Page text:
Thursday, March 27, 2014

First Pages of the new Vascular Flora of British Columbia Now Available on E-Flora BC: Primulaceae and Myrsinaceae

 Hardy Cyclamen (Cyclamen hederifolium), photo by Hans Roemer

A new vascular flora of British Columbia is now in preparation and the first new family treatments for Primulaceae and Myrsinaceae and associated genera and species, in draft form, have been posted on the E-Flora BC atlas pages. This text replaces the previous text for these two families on E-Flora BC which was taken from the Illustrated Flora of British Columbia (1998-2004) and which is now outdated.  The new family treatments are authored by UBC taxonomist Jamie Fenneman, lead author and editor of the project. 

The new vascular flora project is a joint iniative between the Royal British Columbia Museum and the University of British Columbia Herbarium and is anticipated to take several years to reach completion. The newly posted text is the first 'pilot' step in making the new flora available digitally.  More new treatments will be posted on E-Flora BC as they become available.

In tthe new treatments, Primulaceae has been split into two families:  1) Primulaceae, which now includes the following genera: Androsace, Dodecatheon, Douglasia, Primula 2) Myrsinaceae, which includes the following genera: Anagallis, Cyclamen, Glaux, Lysimachia, Steironema, Trientalis.  
The vascular flora of BC treatments encompass nomenclatural changes (including splits), as well as species additions and deletions to the BC flora.  One interesting addition is Cyclamen hederifolium, an introduced species which has naturalized in the Victoria area.  Jamie provides the following insight into this escaped garden species: "This species blooms in the fall, with the flowers appearing before the leaves, and the leaves persist through the winter and into the following spring. Although reasonably common in the Victoria area, this popular garden species is apparently not naturalized anywhere else in North America." 

In April, Jamie will provide more insight into the new vascular flora of BC project.

Jamie Fenneman is a PhD student in botany at the University of British Columbia, and is co-coordinator of E-Flora BC and E-Fauna BC. He has contributed numerous photos to both sites as well as introductory text on taxnonomy on E-Flora and a series of bird checklists on E-Fauna BC. Read his Introduction to Taxonomy here.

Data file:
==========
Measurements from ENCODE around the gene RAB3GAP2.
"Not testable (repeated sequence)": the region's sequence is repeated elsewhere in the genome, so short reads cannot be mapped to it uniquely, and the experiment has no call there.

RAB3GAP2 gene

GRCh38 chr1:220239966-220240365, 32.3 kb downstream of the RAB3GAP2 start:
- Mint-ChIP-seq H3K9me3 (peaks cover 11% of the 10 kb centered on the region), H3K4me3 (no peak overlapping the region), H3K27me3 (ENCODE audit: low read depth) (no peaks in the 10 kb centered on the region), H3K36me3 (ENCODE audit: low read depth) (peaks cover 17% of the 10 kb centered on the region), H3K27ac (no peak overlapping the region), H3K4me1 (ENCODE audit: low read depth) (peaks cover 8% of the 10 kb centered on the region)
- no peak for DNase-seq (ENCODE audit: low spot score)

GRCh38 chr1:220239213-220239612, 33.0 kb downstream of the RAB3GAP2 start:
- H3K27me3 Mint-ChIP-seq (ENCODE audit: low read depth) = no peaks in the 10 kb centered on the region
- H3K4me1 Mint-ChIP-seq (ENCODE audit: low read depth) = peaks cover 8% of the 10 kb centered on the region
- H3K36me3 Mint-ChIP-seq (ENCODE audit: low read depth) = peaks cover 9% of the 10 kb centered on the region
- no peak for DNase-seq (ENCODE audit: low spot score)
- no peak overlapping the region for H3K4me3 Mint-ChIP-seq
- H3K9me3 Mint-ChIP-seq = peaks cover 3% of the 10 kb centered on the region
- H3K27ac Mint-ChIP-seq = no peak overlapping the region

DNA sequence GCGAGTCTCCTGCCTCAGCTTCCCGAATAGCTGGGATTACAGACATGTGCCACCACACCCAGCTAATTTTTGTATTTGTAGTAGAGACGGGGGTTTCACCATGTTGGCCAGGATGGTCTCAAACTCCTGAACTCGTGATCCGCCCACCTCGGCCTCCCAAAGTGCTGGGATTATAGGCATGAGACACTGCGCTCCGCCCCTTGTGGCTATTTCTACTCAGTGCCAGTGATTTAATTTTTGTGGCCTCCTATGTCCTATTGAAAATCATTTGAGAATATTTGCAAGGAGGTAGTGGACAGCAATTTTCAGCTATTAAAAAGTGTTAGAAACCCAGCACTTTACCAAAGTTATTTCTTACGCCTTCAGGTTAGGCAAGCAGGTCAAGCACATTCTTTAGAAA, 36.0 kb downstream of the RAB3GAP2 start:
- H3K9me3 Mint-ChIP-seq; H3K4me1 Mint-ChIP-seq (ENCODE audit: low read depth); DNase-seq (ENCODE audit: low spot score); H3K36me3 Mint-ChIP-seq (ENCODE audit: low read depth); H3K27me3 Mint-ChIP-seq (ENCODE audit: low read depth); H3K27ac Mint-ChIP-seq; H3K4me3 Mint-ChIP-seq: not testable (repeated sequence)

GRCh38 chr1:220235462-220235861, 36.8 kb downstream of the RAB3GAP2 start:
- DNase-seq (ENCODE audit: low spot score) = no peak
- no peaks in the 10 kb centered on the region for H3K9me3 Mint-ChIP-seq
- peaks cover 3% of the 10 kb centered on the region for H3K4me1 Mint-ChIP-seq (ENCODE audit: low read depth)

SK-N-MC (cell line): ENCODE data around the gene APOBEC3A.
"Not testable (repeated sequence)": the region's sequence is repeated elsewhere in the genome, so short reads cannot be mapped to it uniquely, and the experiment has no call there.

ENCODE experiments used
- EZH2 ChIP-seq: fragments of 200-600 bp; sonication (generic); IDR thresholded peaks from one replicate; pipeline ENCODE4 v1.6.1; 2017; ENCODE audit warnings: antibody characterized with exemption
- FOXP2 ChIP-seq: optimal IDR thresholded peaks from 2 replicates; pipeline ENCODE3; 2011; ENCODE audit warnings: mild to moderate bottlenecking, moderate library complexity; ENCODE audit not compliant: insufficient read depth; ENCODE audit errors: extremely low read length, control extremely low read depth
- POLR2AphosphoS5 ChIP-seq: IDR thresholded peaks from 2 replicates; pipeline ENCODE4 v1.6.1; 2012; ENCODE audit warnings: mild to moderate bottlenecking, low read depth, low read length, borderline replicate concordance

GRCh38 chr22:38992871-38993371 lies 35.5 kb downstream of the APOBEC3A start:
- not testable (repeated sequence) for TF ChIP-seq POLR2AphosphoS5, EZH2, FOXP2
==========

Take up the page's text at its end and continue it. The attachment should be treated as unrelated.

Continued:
Wednesday, March 5, 2014

Citizen Science at Work: Dun Skipper (Euphyes vestris) in Port Alberni, BC

Dun Skipper (Euphyes vestris), photo by Rick and Libby Avis

Thanks to the photo submissions of entomologists Rick and Libby Avis to E-Fauna BC, more is now known about the range  of the Dun Skipper (Euphyes vestris) in BC.  Photo records take by Libby and Rick in July 2011 document the species presence in Port Alberni on Vancouver Island.  Butterfly specialist Cris Guppy says: "[the] Dun Skipper record from Port Alberni is interesting -- it is a considerable extension of the Vancouver Island range." He adds: "Of course the range of the butterfly has probably not expanded, just our knowledge of the range."

In their book The Butterflies of British Columbia, Guppy and co-author Jon Shepard say:   "The Dun Skipper is known from southern Vancouver Island, the Lower Mainland, and the Fraser River canyon upstream to Lillooet. Except for the Lillooet population the species has been encountered only as single individuals in mesic grassy areas, often along old railway right-of-ways.  The single Lillooet observation was at a spring surrounded by an extremely xeric area.  The spring area had enough sedge to support a population of Dun Skipper."  

The important role of citizen scientists in the collection of biodiversity data can't be overstated. Photo record contributors to E-Fauna BC and E-Flora BC have frequently added new range information about BC wild species and, in some cases, new species have been added to the flora or fauna.

Read the E-Fauna atlas page for the Dun Skipper here
View the Dun Skipper photo gallery on E-Fauna BC here
Visit Rick and Libby's photo gallery on E-Fauna here